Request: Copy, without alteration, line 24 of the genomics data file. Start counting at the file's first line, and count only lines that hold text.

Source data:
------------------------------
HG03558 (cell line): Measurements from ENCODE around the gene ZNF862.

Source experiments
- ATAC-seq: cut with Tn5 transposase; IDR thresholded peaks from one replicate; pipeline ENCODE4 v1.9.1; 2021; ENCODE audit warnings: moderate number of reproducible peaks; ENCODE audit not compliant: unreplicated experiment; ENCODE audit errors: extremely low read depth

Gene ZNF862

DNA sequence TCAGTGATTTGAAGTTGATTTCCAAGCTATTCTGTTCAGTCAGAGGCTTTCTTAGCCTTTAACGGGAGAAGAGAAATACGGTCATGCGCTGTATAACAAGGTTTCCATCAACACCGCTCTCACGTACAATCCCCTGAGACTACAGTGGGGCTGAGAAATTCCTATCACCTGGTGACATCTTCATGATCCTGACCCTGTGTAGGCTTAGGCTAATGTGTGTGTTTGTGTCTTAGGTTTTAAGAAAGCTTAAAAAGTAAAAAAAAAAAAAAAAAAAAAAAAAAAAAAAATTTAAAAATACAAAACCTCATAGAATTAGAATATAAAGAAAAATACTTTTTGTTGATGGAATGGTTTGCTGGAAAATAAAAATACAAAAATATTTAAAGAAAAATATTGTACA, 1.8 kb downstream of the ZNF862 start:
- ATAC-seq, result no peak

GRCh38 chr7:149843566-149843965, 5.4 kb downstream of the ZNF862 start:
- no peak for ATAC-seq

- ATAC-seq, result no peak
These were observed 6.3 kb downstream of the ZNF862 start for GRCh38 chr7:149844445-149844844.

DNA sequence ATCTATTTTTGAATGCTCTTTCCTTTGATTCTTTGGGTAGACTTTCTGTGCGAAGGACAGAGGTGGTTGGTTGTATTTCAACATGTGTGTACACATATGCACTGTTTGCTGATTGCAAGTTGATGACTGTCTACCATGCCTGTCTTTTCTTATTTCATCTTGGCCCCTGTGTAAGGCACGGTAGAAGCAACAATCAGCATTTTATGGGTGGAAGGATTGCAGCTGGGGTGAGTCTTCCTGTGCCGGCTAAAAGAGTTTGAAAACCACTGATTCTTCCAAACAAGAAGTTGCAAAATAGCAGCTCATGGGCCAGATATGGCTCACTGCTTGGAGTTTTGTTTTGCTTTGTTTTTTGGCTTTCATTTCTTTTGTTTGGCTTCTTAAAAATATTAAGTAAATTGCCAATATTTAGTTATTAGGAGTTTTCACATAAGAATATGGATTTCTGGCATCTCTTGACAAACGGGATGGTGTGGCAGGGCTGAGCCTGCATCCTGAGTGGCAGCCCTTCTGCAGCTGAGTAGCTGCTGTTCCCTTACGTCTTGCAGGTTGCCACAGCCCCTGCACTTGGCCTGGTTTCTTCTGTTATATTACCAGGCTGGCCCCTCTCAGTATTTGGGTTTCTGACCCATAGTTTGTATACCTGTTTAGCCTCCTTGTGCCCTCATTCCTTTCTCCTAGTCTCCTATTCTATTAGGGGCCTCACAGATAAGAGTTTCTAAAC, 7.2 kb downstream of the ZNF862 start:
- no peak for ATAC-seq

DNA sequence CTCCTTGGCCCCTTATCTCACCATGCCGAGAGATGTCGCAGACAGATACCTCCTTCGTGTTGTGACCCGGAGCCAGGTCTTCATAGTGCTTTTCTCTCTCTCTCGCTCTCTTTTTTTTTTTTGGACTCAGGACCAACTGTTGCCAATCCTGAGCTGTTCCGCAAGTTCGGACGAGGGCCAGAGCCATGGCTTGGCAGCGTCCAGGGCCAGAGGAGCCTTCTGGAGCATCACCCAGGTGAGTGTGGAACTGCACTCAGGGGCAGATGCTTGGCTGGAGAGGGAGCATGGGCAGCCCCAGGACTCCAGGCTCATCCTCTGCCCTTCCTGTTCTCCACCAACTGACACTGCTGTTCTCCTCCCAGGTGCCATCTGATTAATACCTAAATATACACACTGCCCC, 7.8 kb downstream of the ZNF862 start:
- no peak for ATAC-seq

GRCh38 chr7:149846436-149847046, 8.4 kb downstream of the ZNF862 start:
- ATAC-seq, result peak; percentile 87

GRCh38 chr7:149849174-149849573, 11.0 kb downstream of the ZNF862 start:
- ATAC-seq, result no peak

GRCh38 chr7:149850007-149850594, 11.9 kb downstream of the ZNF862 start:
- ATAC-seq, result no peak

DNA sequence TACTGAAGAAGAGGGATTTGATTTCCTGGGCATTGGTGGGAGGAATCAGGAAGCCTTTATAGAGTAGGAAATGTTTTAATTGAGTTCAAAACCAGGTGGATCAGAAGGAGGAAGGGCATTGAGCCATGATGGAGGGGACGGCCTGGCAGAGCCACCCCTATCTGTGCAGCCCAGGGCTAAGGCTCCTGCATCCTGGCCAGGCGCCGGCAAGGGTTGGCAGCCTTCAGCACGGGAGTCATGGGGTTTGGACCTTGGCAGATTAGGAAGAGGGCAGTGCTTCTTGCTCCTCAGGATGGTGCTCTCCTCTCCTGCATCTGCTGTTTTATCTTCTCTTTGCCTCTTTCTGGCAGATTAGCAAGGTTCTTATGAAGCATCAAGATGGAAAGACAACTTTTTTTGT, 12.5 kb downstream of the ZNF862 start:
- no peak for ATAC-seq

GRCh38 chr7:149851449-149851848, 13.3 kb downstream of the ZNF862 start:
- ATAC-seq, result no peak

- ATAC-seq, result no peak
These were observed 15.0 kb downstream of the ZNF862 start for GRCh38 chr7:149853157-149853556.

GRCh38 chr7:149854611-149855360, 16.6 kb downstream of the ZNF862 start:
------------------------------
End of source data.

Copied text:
- ATAC-seq, result no peak